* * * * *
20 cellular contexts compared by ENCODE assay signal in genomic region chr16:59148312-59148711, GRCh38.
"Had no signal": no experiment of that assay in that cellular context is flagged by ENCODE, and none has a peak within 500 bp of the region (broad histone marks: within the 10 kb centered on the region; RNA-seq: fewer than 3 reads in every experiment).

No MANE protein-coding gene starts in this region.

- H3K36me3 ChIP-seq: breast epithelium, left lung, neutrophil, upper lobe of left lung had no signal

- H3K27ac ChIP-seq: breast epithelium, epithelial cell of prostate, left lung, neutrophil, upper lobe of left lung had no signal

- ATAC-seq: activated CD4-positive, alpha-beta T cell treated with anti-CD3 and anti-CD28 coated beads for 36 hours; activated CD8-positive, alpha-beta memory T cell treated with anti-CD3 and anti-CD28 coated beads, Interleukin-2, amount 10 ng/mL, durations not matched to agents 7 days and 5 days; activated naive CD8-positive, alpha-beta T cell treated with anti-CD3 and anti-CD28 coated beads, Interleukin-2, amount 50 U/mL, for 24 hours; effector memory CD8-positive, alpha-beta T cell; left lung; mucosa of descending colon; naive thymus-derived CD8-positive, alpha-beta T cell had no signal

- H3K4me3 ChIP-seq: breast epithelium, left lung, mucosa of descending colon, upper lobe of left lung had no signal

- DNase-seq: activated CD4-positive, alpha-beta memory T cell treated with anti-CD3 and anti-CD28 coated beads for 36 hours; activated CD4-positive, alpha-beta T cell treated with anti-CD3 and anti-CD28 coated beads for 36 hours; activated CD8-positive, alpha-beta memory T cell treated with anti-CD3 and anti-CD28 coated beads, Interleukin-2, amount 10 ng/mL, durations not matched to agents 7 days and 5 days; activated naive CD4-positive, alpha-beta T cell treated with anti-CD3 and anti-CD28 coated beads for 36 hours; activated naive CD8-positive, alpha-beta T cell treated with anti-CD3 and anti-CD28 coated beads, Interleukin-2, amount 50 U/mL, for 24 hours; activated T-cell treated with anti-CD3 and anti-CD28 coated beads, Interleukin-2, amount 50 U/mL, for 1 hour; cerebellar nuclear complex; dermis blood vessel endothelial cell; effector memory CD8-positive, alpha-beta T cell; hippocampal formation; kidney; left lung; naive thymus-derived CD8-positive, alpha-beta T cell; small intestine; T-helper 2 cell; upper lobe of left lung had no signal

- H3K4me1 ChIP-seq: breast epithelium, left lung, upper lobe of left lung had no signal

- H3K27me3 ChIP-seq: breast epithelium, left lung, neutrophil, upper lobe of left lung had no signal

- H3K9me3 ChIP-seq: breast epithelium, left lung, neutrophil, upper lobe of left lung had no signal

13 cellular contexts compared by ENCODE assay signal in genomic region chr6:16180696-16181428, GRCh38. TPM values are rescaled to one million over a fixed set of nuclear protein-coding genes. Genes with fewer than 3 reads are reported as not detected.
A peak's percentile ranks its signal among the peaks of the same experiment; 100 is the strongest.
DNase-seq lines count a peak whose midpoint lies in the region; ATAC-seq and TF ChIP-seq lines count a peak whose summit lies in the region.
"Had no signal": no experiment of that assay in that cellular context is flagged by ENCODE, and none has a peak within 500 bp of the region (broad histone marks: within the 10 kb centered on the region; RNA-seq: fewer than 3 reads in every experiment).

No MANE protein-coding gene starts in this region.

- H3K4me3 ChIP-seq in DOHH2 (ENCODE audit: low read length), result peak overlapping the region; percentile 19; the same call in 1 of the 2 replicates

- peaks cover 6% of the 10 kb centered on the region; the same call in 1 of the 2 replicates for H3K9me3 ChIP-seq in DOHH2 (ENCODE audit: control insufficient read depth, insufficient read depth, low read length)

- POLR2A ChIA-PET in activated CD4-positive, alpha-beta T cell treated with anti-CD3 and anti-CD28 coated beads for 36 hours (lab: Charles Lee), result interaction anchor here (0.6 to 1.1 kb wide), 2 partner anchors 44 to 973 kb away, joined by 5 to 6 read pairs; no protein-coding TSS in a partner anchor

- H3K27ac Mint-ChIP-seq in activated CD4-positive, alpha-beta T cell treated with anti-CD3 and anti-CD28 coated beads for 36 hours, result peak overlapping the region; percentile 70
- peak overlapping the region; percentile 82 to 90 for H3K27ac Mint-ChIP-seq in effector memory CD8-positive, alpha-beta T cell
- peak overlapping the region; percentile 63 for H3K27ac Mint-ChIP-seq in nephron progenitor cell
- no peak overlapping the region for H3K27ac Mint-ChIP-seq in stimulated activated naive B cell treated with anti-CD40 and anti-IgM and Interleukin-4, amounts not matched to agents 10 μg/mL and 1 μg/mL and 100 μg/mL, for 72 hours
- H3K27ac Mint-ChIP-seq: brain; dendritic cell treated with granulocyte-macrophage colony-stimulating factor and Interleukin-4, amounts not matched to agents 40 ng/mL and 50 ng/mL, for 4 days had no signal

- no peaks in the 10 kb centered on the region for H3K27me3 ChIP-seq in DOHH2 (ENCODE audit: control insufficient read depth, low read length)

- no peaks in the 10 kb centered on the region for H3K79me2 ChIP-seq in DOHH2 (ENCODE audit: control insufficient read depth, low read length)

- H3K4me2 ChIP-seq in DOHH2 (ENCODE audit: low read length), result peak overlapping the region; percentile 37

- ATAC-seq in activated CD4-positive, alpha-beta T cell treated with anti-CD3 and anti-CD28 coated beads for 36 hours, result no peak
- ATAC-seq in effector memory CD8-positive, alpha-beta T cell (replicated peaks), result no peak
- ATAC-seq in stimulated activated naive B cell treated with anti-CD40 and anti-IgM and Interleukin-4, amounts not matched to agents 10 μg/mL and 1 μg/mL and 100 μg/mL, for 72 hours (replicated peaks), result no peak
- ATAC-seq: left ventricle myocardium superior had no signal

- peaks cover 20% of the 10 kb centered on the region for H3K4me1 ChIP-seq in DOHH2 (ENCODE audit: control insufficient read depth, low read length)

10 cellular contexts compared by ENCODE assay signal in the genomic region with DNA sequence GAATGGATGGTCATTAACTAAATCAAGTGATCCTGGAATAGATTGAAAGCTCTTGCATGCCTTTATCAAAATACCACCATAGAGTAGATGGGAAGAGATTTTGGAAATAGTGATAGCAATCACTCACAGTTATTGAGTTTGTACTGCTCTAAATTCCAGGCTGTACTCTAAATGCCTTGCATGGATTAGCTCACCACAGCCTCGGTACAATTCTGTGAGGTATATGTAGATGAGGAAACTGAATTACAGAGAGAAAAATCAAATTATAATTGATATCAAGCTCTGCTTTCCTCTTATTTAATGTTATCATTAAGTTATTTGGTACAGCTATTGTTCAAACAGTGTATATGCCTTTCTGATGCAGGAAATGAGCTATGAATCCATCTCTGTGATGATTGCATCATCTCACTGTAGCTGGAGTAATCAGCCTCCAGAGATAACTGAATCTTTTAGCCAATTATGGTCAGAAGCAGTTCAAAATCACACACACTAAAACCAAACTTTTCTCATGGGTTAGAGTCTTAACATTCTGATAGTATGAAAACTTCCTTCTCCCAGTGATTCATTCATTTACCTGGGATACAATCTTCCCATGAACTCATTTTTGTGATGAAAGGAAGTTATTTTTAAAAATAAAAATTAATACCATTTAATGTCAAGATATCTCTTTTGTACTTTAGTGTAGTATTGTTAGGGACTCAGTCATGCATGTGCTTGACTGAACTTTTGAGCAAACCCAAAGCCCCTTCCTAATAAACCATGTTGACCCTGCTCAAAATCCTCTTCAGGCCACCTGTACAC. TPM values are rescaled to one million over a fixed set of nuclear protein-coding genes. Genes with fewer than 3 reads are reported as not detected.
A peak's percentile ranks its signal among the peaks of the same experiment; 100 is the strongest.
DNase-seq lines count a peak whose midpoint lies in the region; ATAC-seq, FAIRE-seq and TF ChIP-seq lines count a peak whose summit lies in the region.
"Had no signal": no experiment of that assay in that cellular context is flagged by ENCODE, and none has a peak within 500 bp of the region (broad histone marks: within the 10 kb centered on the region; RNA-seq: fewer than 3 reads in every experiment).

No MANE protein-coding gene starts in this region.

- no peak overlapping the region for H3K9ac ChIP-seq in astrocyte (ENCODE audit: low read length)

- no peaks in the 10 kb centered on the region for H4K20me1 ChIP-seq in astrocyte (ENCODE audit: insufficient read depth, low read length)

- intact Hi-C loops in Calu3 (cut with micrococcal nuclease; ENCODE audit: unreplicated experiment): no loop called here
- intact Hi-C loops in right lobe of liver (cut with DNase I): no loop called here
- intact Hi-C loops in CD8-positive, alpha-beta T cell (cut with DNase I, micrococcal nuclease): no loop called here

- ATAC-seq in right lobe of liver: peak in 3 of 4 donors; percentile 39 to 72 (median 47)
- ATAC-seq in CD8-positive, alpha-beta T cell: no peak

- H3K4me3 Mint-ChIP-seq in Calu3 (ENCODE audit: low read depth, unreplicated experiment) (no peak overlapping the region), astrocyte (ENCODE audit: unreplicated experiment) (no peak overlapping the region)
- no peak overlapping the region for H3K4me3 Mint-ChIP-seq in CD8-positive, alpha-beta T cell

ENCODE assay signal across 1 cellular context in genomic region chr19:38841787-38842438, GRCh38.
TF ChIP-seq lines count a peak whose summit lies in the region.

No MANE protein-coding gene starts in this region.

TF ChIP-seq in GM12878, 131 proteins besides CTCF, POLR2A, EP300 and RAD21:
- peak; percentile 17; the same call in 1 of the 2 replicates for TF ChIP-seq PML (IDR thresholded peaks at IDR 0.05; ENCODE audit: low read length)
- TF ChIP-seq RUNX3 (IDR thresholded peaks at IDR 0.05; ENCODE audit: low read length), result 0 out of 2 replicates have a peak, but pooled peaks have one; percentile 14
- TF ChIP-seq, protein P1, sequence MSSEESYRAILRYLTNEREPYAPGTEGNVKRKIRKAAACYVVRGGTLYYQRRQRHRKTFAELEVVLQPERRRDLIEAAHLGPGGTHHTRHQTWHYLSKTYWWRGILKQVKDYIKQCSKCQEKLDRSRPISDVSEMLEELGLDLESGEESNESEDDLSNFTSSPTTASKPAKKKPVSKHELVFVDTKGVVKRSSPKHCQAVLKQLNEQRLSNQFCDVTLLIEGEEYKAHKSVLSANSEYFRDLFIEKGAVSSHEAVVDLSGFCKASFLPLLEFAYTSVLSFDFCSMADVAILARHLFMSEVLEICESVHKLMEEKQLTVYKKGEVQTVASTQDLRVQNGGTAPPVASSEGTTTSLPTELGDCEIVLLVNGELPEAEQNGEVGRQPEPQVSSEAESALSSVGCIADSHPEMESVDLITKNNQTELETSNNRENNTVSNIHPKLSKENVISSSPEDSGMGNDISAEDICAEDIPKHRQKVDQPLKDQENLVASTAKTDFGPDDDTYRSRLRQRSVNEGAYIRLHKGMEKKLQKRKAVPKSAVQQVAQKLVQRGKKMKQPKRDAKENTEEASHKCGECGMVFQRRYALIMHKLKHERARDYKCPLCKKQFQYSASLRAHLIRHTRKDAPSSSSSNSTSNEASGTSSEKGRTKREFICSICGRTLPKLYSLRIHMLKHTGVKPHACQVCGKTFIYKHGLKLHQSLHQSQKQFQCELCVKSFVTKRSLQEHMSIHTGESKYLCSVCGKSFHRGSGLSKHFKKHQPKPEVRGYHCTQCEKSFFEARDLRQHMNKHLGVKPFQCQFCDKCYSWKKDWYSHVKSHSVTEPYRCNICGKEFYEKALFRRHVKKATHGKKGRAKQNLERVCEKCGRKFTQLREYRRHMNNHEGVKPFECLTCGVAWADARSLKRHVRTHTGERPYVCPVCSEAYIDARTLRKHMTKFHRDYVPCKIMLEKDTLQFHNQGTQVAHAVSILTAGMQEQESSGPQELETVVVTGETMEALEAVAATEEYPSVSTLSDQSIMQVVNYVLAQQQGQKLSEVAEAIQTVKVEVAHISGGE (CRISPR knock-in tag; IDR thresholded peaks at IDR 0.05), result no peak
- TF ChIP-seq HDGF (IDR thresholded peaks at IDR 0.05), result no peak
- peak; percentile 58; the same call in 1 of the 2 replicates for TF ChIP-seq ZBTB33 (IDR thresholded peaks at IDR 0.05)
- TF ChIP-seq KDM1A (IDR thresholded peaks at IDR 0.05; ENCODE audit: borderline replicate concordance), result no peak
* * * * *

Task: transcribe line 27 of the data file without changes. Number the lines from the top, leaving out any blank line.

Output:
- H3K4me2 ChIP-seq in DOHH2 (ENCODE audit: low read length), result peak overlapping the region; percentile 37